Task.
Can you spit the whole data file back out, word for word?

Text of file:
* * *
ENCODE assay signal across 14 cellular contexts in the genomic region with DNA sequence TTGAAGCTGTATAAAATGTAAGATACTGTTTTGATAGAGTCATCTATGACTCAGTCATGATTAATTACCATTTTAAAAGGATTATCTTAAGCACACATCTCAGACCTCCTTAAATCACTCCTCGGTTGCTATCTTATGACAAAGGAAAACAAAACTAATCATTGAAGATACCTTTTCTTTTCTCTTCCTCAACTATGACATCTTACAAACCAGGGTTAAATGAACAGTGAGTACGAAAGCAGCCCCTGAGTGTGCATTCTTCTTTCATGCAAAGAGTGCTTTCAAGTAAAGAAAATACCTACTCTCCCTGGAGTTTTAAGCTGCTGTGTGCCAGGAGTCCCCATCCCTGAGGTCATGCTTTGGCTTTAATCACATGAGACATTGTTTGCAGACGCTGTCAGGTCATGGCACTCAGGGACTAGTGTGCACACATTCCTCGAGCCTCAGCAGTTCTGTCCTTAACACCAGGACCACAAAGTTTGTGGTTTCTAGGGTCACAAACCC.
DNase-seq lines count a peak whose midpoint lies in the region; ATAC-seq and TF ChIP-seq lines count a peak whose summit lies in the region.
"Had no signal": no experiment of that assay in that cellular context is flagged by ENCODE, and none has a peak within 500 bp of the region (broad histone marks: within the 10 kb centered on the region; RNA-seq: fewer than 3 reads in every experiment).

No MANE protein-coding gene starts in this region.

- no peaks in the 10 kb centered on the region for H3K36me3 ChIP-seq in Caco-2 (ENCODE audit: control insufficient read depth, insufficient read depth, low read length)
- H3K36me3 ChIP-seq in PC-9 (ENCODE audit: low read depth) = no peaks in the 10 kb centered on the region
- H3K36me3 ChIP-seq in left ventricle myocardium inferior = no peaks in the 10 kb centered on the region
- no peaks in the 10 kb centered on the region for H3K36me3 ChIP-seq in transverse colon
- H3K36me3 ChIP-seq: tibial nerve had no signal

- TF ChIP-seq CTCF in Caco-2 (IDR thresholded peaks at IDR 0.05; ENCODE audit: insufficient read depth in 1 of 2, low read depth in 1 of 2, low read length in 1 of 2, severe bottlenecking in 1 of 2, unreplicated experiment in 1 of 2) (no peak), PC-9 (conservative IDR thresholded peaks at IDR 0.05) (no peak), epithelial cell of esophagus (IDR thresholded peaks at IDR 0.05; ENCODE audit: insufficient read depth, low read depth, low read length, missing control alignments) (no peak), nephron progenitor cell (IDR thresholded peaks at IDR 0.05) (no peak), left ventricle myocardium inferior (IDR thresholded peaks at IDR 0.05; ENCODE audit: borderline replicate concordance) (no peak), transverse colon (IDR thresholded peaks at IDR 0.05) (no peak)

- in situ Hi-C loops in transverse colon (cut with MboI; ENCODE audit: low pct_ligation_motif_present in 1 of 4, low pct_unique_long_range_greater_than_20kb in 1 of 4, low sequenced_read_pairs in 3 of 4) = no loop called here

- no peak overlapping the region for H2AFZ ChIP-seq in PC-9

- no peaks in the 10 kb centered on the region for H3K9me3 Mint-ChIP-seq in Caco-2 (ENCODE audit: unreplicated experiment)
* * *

ENCODE assay signal across 14 cellular contexts in the genomic region with DNA sequence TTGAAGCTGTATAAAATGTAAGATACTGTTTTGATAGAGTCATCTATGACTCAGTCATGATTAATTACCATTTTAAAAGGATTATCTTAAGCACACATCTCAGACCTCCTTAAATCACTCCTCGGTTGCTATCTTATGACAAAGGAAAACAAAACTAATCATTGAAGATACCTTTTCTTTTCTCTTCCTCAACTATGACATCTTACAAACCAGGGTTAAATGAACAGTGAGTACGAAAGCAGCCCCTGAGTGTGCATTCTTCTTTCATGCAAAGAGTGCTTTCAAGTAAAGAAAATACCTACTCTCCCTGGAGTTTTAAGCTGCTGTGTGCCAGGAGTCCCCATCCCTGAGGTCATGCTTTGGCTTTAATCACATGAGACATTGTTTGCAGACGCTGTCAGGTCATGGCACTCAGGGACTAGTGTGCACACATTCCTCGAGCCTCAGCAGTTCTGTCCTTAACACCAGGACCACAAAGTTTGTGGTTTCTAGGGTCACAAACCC.
DNase-seq lines count a peak whose midpoint lies in the region; ATAC-seq and TF ChIP-seq lines count a peak whose summit lies in the region.
"Had no signal": no experiment of that assay in that cellular context is flagged by ENCODE, and none has a peak within 500 bp of the region (broad histone marks: within the 10 kb centered on the region; RNA-seq: fewer than 3 reads in every experiment).

No MANE protein-coding gene starts in this region.

- no peaks in the 10 kb centered on the region for H3K36me3 ChIP-seq in Caco-2 (ENCODE audit: control insufficient read depth, insufficient read depth, low read length)
- H3K36me3 ChIP-seq in PC-9 (ENCODE audit: low read depth) = no peaks in the 10 kb centered on the region
- H3K36me3 ChIP-seq in left ventricle myocardium inferior = no peaks in the 10 kb centered on the region
- no peaks in the 10 kb centered on the region for H3K36me3 ChIP-seq in transverse colon
- H3K36me3 ChIP-seq: tibial nerve had no signal

- TF ChIP-seq CTCF in Caco-2 (IDR thresholded peaks at IDR 0.05; ENCODE audit: insufficient read depth in 1 of 2, low read depth in 1 of 2, low read length in 1 of 2, severe bottlenecking in 1 of 2, unreplicated experiment in 1 of 2) (no peak), PC-9 (conservative IDR thresholded peaks at IDR 0.05) (no peak), epithelial cell of esophagus (IDR thresholded peaks at IDR 0.05; ENCODE audit: insufficient read depth, low read depth, low read length, missing control alignments) (no peak), nephron progenitor cell (IDR thresholded peaks at IDR 0.05) (no peak), left ventricle myocardium inferior (IDR thresholded peaks at IDR 0.05; ENCODE audit: borderline replicate concordance) (no peak), transverse colon (IDR thresholded peaks at IDR 0.05) (no peak)

- in situ Hi-C loops in transverse colon (cut with MboI; ENCODE audit: low pct_ligation_motif_present in 1 of 4, low pct_unique_long_range_greater_than_20kb in 1 of 4, low sequenced_read_pairs in 3 of 4) = no loop called here

- no peak overlapping the region for H2AFZ ChIP-seq in PC-9

- no peaks in the 10 kb centered on the region for H3K9me3 Mint-ChIP-seq in Caco-2 (ENCODE audit: unreplicated experiment)